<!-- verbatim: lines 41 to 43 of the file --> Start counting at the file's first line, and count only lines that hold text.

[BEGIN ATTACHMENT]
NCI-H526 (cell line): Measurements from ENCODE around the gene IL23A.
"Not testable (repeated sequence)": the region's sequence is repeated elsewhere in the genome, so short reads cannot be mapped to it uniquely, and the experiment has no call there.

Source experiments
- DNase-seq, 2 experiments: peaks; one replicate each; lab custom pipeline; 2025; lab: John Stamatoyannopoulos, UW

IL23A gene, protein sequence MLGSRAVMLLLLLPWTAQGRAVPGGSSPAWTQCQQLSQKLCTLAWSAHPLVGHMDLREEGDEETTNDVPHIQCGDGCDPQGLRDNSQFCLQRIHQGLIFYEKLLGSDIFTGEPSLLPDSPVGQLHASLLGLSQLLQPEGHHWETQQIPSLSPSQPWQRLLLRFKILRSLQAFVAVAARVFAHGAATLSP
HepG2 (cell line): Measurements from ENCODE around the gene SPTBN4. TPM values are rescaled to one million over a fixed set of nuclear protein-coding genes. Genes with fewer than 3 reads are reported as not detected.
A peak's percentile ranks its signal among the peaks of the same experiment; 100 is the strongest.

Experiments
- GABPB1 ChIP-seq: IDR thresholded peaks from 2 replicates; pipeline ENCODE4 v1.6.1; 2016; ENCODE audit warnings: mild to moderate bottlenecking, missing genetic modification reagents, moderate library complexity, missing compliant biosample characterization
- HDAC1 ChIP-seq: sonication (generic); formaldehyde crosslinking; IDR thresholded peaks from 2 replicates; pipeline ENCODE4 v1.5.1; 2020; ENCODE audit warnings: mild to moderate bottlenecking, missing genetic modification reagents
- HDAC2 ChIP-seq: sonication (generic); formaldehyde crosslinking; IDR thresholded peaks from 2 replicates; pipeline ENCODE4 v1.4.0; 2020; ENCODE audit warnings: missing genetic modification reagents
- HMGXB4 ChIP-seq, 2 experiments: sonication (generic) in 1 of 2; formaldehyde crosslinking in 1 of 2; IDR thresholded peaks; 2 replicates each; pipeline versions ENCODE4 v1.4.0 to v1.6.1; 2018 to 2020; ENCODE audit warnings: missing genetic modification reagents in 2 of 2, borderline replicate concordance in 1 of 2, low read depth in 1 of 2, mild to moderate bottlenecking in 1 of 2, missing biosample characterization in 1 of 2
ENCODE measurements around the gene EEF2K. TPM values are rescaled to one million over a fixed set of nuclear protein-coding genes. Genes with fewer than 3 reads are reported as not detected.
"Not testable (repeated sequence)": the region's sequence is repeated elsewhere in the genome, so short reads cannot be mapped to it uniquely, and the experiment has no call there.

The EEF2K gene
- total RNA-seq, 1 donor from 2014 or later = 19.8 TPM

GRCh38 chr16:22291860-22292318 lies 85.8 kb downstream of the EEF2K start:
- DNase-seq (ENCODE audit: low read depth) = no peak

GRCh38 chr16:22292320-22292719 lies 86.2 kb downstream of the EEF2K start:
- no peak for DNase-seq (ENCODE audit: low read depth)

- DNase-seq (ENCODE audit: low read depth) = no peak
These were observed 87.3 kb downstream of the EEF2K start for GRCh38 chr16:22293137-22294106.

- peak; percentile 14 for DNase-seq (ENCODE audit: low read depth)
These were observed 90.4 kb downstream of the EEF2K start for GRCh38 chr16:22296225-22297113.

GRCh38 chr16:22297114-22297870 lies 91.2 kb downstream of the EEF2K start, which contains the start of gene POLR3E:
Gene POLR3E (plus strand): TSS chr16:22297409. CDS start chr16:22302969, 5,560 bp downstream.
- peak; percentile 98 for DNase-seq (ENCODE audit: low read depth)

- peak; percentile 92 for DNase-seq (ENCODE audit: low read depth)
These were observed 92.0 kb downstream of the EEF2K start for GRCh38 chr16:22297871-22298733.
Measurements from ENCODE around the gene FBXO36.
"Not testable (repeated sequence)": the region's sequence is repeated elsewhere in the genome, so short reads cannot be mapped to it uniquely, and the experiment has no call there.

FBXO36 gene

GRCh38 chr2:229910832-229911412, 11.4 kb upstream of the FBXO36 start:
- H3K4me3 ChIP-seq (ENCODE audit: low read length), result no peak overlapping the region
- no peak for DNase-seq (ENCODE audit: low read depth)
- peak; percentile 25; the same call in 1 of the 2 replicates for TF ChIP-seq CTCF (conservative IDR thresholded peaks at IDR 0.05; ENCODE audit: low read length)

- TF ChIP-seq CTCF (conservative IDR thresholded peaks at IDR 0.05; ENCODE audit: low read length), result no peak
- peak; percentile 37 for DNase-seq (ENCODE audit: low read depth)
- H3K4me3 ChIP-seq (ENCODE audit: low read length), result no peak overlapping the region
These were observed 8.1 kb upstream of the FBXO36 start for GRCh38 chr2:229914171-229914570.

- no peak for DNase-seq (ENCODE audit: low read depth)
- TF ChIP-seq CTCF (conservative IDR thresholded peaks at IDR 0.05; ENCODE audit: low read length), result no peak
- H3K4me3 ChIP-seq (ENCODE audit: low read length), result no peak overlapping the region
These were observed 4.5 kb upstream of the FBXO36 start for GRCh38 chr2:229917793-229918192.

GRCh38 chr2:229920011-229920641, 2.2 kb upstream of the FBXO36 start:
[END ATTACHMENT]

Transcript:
- no peak for DNase-seq (ENCODE audit: low read depth)
- TF ChIP-seq CTCF (conservative IDR thresholded peaks at IDR 0.05; ENCODE audit: low read length), result no peak
- H3K4me3 ChIP-seq (ENCODE audit: low read length), result no peak overlapping the region